Liverpool songwriter pays tribute to Birkenhead-born footballing legend Dixie Dean

A LIVERPOOL songwriter has penned a tribute to Birkenhead-born football legend Dixie Dean on his new album and hopes it will become an anthem for Everton Football Club.

William Ralph Dean features on Straight Lines, the new album from Only Child, managed by Everton fan Alan O’Hare.

William Ralph ‘Dixie’ Dean was born in a small house in Laird Street in Birkenhead on January 22, 1907.

He played for Birkenhead School Boys before working for Wirral Railway as an apprentice fitter.

Dean declined the offer from New Brighton, signing instead for local side Pensby United. It was there that Dean caught the eye of a scout from Tranmere Rovers, his home team.

The centre-forward would play 30 games for Rovers before moving to Goodison Park where he became a legendary player best known for his exploits during the 1927-28 season which saw him score a record 60 goals in championship.

“It’s one of those songs that just popped into my head,” Alan said. “During lockdown I pulled out some old videos from the loft and there was one on Everton history which featured an interview with Tommy Lawton who replaced Dixie.

“He was talking about how he used to put a tram on the ground and it struck me that he was there as England’s record signing, on a tram with his bag on. shoulder and I thought about the gap that there is now between players and Fans.”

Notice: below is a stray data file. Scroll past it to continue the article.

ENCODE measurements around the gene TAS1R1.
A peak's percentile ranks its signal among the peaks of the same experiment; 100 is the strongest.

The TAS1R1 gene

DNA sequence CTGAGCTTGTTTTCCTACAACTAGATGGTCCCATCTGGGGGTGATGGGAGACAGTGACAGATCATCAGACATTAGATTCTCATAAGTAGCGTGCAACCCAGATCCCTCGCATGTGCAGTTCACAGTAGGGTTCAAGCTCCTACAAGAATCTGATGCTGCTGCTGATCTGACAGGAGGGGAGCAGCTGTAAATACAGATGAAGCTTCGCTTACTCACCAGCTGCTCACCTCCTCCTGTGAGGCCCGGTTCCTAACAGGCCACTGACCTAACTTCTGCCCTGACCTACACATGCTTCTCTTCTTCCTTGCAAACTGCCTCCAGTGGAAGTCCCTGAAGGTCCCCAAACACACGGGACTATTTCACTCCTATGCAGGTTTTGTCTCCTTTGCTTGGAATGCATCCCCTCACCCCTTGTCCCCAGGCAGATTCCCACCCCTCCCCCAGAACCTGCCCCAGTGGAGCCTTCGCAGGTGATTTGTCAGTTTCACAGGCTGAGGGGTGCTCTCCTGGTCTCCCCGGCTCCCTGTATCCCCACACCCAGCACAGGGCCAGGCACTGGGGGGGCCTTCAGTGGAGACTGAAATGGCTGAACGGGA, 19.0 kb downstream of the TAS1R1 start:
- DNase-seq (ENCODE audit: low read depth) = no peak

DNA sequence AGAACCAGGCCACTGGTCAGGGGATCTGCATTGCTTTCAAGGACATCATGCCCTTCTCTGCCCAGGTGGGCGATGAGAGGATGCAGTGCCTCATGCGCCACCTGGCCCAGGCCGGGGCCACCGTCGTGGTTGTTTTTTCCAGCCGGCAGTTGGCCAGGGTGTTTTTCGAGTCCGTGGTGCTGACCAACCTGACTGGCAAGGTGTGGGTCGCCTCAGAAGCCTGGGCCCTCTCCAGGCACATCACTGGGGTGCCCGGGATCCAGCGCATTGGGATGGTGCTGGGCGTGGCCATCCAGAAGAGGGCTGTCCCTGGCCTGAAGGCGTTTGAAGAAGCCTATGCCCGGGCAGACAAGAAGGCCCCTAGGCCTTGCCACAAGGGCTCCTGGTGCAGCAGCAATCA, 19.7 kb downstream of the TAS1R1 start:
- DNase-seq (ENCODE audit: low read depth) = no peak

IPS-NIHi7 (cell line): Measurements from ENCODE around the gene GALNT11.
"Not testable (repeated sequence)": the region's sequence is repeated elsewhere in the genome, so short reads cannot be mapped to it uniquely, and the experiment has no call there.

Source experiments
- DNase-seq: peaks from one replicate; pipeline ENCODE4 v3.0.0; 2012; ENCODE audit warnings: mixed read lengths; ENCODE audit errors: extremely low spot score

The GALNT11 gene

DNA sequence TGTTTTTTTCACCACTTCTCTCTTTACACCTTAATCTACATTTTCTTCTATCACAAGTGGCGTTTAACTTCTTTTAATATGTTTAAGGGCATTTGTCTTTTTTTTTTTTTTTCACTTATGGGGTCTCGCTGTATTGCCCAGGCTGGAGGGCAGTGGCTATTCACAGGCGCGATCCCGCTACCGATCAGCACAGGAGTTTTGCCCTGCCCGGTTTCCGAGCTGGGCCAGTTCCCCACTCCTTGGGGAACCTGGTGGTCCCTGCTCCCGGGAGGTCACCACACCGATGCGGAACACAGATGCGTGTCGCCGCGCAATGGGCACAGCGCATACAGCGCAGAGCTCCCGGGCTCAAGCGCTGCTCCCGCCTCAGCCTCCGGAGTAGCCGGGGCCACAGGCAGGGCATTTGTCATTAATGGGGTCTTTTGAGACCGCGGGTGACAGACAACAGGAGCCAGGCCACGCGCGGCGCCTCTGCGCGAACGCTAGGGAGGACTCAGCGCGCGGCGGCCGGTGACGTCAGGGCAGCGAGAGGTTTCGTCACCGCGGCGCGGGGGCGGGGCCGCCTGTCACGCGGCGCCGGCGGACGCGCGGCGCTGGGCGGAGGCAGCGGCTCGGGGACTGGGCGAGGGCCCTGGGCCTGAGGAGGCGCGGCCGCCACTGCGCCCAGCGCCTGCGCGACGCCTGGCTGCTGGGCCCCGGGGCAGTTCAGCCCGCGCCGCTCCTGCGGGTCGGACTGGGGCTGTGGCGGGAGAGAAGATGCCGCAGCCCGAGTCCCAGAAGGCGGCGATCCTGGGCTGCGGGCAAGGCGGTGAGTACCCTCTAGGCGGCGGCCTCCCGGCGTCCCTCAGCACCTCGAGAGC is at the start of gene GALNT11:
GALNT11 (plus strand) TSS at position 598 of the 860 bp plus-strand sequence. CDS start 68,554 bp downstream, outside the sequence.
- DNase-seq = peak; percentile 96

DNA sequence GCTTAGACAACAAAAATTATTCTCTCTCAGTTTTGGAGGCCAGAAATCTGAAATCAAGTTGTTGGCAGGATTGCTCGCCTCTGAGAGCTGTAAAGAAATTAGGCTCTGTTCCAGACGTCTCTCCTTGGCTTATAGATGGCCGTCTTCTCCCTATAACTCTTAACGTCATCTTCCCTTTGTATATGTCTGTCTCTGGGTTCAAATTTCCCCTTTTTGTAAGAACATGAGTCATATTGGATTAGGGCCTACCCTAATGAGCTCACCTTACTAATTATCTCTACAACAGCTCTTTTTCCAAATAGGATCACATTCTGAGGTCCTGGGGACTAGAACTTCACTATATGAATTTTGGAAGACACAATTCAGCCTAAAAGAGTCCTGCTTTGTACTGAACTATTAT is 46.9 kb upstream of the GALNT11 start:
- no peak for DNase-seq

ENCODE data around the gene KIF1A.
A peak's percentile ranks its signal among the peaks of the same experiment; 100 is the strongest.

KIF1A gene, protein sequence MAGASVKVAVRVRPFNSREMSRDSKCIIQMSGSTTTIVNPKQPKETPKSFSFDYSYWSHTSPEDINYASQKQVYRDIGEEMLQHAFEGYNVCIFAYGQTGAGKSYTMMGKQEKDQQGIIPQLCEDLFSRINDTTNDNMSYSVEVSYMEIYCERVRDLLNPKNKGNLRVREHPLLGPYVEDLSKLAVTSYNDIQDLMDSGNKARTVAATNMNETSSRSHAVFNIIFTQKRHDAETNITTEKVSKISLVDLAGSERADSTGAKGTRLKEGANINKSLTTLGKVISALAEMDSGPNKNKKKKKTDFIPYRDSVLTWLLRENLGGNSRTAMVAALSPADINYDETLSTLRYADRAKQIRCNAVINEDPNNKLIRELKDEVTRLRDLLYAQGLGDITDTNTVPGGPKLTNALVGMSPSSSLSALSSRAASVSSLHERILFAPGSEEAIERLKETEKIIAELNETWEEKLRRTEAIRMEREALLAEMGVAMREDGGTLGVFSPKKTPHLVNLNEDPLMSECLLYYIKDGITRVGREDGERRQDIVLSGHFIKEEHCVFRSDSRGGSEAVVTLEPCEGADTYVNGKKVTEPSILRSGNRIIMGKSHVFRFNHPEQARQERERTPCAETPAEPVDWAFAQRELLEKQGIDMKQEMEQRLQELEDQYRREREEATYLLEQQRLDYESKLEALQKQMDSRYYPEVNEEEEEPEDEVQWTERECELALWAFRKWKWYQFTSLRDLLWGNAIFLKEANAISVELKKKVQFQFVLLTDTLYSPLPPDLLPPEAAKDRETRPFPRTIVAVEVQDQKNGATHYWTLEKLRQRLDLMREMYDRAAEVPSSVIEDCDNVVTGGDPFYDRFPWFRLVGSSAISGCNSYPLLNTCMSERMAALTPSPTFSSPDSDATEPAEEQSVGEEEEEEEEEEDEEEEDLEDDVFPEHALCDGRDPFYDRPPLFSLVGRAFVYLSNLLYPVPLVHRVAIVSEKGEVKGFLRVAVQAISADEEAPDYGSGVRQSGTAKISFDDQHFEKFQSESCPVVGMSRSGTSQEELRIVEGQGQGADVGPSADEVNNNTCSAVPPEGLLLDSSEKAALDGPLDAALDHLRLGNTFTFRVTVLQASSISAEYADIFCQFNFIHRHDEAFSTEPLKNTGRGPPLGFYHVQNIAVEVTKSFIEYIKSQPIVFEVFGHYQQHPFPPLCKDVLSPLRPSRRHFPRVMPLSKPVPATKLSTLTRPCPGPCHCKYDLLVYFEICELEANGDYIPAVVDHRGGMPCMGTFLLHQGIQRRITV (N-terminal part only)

It was a dream come true for Dean when Everton secretary Thomas H. McIntosh arranged to meet him at the Woodside Hotel in 1925. He was so excited he walked the distance of 2, 5 miles from his home north of Birkenhead to the riverside to meet him. He signed for Everton in March 1925 when he had just turned 18.

“My grandma passed away during lockdown and that brought me back to talking to my grandpa about Dixie,” Alan said. “I was obsessed with football as a kid and hearing about Dixie’s 60 goals sounded like Roy Rovers stuff to me, so I’ve always been fascinated by him.

“He even died at Goodison Park after suffering a heart attack while watching the derby match – you couldn’t really reconcile.

“He had more money than the fans, but he was still drinking in the same pubs as them and living in the same neighborhood and their kids were going to the same schools – it really hit me during the lockdown when we got back to all the same. ”

Everton’s current woes which sees them battling relegation this season have only increased Alan’s fondness for Dixie.

“I grew up when Everton were the best team in the country for a few years so it was hard to take it,” added Alan. “I’m also sick of the iconography of the city owned by Liverpool FC and wanted to reclaim some of it.

“The history of this city is bigger than the history of this club and that always makes me cringe!”

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